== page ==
1. Burning Wheel
2. Get Duffy
5. If They Move, Kill 'Em
6. Out of the Void
11. Long Life
While Primal Scream's Screamadelica was a deep disappointment to me, Vanishing Point is actually a pleasant surprise. This is strange to the extent of their relative fame as albums, but this is without a doubt my favourite of the two.
This does not mean that there aren't substantial problems here: the lyrics are pretty bad, for example. This is another reason why the album is better, however, there are plenty of tracks which are almost only instrumental or with a very small amount of vocals.
This lets the listener listen to the best thing about Primal Scream, the instrumental inventiveness and this is an album which while being admittedly retro: taking inspiration from a 1971 film, is also pretty fresh sounding if it weren't for the Oasis like vocals and inapt writing which crop up every once in a while.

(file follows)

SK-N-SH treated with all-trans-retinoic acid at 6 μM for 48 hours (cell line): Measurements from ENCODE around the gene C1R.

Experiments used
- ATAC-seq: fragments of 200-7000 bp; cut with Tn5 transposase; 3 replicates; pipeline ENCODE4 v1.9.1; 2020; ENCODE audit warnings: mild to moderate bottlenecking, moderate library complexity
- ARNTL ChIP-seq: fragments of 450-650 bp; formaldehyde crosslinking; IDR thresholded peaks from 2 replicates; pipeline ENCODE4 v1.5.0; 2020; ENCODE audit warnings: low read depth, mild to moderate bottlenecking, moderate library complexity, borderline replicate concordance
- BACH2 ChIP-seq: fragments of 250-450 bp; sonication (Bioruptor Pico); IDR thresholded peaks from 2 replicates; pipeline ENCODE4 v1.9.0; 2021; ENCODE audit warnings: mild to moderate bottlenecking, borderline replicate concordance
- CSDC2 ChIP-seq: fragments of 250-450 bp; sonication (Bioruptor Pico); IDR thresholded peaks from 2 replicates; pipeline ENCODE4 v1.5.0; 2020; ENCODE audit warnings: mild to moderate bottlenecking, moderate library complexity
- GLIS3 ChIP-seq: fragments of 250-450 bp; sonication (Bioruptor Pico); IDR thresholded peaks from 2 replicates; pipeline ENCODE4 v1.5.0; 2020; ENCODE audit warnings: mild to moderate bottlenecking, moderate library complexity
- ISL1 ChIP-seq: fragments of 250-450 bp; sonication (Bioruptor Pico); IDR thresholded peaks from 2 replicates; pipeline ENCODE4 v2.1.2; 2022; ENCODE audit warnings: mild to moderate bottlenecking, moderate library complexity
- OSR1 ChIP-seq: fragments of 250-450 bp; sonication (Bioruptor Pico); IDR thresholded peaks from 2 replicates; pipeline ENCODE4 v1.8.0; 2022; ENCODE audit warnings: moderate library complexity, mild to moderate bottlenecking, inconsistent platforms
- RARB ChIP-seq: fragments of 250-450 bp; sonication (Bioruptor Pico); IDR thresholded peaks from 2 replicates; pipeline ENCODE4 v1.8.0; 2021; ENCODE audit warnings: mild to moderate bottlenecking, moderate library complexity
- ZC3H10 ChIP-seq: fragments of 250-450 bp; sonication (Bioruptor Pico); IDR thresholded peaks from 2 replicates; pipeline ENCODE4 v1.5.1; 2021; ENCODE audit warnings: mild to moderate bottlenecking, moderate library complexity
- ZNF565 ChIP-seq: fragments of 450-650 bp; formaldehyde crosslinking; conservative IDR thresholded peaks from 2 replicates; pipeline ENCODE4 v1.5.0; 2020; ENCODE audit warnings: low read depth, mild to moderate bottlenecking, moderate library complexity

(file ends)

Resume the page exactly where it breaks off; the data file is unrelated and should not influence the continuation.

2. Get Duffy
3. Burning Wheel
It is named after and inspired by the 1971 film Vanishing Point, especially the song "Kowalski", which is meant to be an alternative soundtrack to the movie. Lead singer Bobby Gillespie said, "The music in the film is hippy music, so we thought, 'Why not record some music that really reflects the mood of the film?' It's always been a favourite of the band, we love the air of paranoia and speed- freak righteousness. It's impossible to get hold of now, which is great! It's a pure underground film, rammed with claustrophobia." Vanishing Point shows inspiration from dub, ambient music, dance, krautrock and other genres, as well as individual bands such as Motörhead, Can, and The Stooges. It was the first album to feature the band's new bass player Gary 'Mani' Mounfield, formerly of The Stone Roses.